In 2016, Ottessa Moshfegh stirred up controversy by claiming her debut Eileen started life as a cynical experiment: using a “ridiculous” guide called The 90-Day Novel, she had deliberately attempted to craft a book that would be commercially successful. “It started out as a fuck-you joke, also I’m broke, also I want to be famous,” she said in an interview with The Guardian. Her plan worked – not only was Eileen a bestseller, it was also shortlisted for the Booker Prize.
With Eileen and her subsequent work, Moshfegh has established herself as a chronicler of the downtrodden and the misanthropic. Though its plot incorporates elements of the classic thriller, Eileen is most successful as a portrait of its protagonist’s self-loathing. The narrator of My Year of Rest and Relaxation (2018) is so miserable that she chooses to withdraw from society and “hibernate” (the novel is currently being hailed as a prescient portrayal of life under quarantine). The short stories in Homesick for Another World (2017) depict characters blazing with contempt for themselves, others, and the world. To read Moshfegh is to plumb the darkest corners of the human experience. Yet her writing is so fearless, and so technically excellent, that it’s difficult not to be thrilled by it – and to feel sparks of sympathy and recognition, too.
With that in mind, one might be forgiven for assuming Death in Her Hands represents a departure. Its narrator is Vesta, an inquisitive 72-year-old widow living a seemingly comfortable life in a lakeside cabin. One day, as she walks her beloved dog Charlie, she finds a strange note on the ground. “Her name was Magda,” it reads. “Here is her dead body.” But there is no body. It’s an intriguing mystery, and Vesta is instantly obsessed. Instead of going to the police, however, she concocts her own story about the unknown Magda. When she decides to base her “investigation” on the contents of a website titled “Top Tips for Mystery Writers’, those familiar with the origins of Eileen may begin to suspect this story is not all it seems…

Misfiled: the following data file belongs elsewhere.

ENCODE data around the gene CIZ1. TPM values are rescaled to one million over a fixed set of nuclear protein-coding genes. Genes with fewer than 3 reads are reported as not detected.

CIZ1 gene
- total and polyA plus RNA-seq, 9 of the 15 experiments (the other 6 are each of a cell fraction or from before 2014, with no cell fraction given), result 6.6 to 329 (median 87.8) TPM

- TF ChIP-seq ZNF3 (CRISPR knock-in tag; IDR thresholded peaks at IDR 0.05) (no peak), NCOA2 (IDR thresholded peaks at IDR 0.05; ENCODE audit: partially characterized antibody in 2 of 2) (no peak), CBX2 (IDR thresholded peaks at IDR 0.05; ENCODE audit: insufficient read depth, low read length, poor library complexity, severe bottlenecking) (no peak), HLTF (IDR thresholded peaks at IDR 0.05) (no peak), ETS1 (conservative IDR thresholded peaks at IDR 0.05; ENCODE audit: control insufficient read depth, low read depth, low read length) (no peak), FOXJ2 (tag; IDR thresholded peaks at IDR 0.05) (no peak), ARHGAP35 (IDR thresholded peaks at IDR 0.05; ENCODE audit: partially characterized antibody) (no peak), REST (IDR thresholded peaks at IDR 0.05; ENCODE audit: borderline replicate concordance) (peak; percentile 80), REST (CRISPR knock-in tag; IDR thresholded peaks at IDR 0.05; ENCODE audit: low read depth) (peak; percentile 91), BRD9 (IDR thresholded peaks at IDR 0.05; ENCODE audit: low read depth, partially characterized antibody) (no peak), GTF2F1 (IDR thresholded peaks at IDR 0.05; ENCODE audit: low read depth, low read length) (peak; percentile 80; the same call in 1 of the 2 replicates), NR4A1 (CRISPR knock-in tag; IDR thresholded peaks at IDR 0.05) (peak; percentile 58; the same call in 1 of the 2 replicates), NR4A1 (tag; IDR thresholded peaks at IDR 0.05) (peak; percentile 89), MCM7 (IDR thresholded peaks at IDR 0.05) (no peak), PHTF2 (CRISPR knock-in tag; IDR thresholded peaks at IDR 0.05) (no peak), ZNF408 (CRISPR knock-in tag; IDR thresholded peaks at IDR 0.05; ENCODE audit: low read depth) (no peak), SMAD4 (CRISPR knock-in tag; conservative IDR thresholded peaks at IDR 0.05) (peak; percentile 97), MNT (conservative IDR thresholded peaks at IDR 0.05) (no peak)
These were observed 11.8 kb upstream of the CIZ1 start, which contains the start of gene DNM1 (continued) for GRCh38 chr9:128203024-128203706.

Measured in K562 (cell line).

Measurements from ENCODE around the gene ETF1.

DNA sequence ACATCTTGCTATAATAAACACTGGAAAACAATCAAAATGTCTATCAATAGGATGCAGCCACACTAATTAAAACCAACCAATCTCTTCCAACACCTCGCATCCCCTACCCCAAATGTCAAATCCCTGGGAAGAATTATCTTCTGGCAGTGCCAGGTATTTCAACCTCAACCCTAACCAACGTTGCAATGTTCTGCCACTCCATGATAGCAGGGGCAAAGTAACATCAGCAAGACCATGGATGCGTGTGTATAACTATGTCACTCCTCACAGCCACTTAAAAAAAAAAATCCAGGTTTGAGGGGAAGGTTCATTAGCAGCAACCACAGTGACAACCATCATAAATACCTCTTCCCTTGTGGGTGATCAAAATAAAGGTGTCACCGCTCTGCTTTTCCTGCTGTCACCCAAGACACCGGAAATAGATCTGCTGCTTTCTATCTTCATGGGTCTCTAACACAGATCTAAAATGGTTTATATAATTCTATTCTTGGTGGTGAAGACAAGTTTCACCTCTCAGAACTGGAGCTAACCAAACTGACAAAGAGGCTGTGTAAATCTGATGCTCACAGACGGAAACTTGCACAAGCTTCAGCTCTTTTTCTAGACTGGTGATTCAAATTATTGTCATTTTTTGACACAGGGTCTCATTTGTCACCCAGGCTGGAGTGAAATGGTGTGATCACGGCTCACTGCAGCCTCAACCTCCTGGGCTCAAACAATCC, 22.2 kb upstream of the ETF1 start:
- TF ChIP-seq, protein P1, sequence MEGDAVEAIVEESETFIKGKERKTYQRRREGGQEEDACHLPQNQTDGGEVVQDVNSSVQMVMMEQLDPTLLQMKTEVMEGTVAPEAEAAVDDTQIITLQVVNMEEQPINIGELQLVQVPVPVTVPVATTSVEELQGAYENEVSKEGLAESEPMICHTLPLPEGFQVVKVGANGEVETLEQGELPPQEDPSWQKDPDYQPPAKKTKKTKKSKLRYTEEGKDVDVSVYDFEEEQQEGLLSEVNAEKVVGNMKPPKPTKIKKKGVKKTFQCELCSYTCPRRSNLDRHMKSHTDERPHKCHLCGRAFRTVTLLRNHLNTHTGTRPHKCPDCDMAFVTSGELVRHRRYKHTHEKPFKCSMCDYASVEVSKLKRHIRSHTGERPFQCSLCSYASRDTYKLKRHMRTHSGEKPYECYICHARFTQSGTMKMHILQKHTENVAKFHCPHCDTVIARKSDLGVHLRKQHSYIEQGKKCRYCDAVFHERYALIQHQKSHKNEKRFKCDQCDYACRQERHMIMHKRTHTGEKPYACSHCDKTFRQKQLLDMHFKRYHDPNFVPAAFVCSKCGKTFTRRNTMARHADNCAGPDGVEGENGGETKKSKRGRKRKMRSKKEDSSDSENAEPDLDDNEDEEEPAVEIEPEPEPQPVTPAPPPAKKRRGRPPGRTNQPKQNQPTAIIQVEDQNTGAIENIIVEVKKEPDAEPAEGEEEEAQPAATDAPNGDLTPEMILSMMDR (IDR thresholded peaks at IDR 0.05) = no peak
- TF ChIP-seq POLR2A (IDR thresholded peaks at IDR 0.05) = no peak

From the beginning, the author is dropping hints about what kind of story this is. Are you interested in what may really have happened, or are you interested in Vesta’s unfounded fantasy that “Magda” was a young immigrant with several lovers? There’s no correct answer; Death in Her Hands is a self-referential satire that’s determined to follow its own strange path. Simply by reading it, you become a pawn in Moshfegh’s metafictional game. This becomes abundantly clear in the book’s disorientating climax, a rush of escalating dread and loss of control reminiscent of Iain Reid’s I’m Thinking of Ending Things.
Moshfegh, it’s clear, is having a lot of fun with her concept. But is the reader? There is an obvious drawback to the novel’s structure, reliant as it is on the details of Magda’s speculations. Many of her ideas – for example, that one of Magda’s lovers is a ghoul named Ghod who manifests in the form of a police officer – come off as silly, and it’s frustrating to have to spend so much time reading about them. The process of figuring out Vesta herself is more satisfying; slowly, we recognise her as a typically Moshfeghian antiheroine, and we understand a little about her background. Yet the relatively small amount of space accorded to this character development inevitably makes her less compelling than the protagonists of Eileen and My Year of Rest and Relaxation.
Death in Her Hands is a smart feat of literary trickery. Considering Moshfegh’s career so far, there’s something of the biography about its depiction of a woman creating a story to fit a formula, and I enjoyed the symmetry of that. At the same time, it’s possibly Moshfegh’s least enjoyable novel so far – so preoccupied with its own cleverness that it forgets to imbue the plot with any sense of consequence. I reached the end feeling like the book’s narrative trick, while neat, was essentially a joke at my expense. It’s an easier book to admire than enjoy.
Death in Her Hands by Ottessa Moshfegh is published by Jonathan Cape. Buy the book: bookshop.org (US).